Carotid intima-media thickness (cIMT) – a surrogate marker of subclinical atherosclerosis – is significantly higher in people with T1D, even in children and adolescents, compared with controls, according to the results of this study.
The cIMT was measured in a total of 178 patients with T1D, aged 9-22 years, and 208 controls. Classical cardiovascular and diabetes-related risk factors were also assessed. The patients were divided into two groups (younger than, and older than, 15.3 years), to investigate any effect of age.
- Median cIMT was significantly higher in patients aged <15.3 years and in patients aged >15.3 years, compared with controls (0.423 mm, 0.413 mm, and 0.390 mm, respectively).
- Multiple regression analyses showed that only a few independent risk factors contributed significantly to cIMT: T1D duration, current LDL level, current body mass index, and past HbA1c.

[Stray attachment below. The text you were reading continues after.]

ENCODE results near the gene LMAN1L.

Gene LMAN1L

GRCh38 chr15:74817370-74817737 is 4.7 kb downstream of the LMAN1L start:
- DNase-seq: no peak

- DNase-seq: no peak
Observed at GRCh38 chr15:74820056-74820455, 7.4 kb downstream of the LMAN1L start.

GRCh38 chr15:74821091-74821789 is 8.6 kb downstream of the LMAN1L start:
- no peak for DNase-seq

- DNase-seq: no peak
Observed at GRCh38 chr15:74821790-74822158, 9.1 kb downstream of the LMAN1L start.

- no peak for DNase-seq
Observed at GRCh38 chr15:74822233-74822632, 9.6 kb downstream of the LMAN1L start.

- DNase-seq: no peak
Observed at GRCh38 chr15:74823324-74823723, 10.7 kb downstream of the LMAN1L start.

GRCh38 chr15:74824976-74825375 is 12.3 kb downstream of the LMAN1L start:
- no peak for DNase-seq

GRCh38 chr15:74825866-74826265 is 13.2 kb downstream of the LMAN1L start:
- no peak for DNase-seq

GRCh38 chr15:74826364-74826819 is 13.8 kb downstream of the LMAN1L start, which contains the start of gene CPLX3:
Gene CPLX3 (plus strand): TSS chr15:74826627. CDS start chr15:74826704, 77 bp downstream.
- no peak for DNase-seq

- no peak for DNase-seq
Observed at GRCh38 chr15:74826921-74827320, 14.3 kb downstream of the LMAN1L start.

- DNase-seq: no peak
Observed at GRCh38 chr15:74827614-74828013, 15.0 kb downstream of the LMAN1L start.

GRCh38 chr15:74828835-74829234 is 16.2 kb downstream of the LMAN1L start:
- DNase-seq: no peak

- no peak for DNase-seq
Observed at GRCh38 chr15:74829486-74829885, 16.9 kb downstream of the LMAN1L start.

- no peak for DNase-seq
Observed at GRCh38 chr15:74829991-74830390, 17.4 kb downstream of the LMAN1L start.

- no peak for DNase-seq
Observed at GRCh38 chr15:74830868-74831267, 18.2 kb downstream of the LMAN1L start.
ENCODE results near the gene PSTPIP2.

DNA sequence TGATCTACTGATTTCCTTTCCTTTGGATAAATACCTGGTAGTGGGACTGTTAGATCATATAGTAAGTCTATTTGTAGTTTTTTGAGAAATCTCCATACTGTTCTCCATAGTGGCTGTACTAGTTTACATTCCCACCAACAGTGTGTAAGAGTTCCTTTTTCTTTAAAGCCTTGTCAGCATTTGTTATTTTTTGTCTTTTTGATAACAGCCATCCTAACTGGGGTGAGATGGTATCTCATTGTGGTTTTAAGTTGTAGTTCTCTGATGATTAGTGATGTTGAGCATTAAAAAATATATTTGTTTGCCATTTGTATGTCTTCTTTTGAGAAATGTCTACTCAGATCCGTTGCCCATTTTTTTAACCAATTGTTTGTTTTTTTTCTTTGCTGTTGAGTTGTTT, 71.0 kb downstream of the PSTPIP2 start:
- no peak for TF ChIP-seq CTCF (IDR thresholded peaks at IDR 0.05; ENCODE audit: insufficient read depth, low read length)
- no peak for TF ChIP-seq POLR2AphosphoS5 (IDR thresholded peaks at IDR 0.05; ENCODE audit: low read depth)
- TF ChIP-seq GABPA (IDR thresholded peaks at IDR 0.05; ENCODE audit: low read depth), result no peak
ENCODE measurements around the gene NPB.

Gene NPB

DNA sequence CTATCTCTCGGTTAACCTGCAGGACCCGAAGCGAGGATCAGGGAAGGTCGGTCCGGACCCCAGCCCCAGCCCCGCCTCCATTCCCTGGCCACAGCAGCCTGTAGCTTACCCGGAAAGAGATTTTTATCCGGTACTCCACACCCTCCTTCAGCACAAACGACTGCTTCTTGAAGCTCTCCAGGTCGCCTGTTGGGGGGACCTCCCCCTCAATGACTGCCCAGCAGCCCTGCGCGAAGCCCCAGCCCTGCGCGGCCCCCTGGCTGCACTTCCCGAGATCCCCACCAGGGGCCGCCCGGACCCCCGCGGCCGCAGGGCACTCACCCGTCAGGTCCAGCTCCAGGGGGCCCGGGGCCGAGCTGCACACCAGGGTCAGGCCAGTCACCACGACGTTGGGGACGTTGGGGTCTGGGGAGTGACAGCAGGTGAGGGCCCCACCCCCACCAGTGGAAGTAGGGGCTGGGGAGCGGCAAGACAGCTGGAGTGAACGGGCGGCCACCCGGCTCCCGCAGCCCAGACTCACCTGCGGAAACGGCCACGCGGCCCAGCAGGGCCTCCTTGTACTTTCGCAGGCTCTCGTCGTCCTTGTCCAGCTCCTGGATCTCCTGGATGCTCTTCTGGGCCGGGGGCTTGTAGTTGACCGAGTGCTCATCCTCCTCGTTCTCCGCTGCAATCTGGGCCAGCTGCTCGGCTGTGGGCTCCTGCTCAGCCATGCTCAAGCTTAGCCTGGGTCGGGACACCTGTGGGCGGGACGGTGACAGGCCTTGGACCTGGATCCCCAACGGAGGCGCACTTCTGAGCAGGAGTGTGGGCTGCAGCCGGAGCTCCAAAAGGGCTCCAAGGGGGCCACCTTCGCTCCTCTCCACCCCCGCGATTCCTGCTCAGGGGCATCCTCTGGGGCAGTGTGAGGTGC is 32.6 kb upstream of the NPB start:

- The researchers concluded that cIMT was “significantly and equally increased” in both patient groups (< and > 15.3 years), and that this increase was largely independent of classical and diabetes-related risk factors.
- They added that contributing factors “are likely related to innate immunity and inflammation, autoimmunity and epigenetic changes”.
For Pubmed abstract click here.